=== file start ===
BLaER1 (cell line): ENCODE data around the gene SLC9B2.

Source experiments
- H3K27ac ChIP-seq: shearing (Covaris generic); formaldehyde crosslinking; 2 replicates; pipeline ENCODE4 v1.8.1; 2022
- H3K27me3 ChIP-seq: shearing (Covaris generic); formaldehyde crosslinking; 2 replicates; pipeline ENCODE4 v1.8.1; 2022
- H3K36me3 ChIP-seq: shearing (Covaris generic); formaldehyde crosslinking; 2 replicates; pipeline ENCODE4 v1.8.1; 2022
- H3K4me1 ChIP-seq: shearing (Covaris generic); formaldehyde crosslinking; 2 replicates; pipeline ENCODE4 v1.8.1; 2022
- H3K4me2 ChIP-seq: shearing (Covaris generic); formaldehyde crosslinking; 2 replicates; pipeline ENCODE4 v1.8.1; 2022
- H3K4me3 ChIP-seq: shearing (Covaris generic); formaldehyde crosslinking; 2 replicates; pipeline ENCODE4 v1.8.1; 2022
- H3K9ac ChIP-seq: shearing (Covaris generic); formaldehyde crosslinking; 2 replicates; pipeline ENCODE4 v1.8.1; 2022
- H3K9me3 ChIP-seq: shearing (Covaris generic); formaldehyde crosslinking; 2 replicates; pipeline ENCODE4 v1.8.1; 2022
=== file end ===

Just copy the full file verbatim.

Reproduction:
BLaER1 (cell line): ENCODE data around the gene SLC9B2.

Source experiments
- H3K27ac ChIP-seq: shearing (Covaris generic); formaldehyde crosslinking; 2 replicates; pipeline ENCODE4 v1.8.1; 2022
- H3K27me3 ChIP-seq: shearing (Covaris generic); formaldehyde crosslinking; 2 replicates; pipeline ENCODE4 v1.8.1; 2022
- H3K36me3 ChIP-seq: shearing (Covaris generic); formaldehyde crosslinking; 2 replicates; pipeline ENCODE4 v1.8.1; 2022
- H3K4me1 ChIP-seq: shearing (Covaris generic); formaldehyde crosslinking; 2 replicates; pipeline ENCODE4 v1.8.1; 2022
- H3K4me2 ChIP-seq: shearing (Covaris generic); formaldehyde crosslinking; 2 replicates; pipeline ENCODE4 v1.8.1; 2022
- H3K4me3 ChIP-seq: shearing (Covaris generic); formaldehyde crosslinking; 2 replicates; pipeline ENCODE4 v1.8.1; 2022
- H3K9ac ChIP-seq: shearing (Covaris generic); formaldehyde crosslinking; 2 replicates; pipeline ENCODE4 v1.8.1; 2022
- H3K9me3 ChIP-seq: shearing (Covaris generic); formaldehyde crosslinking; 2 replicates; pipeline ENCODE4 v1.8.1; 2022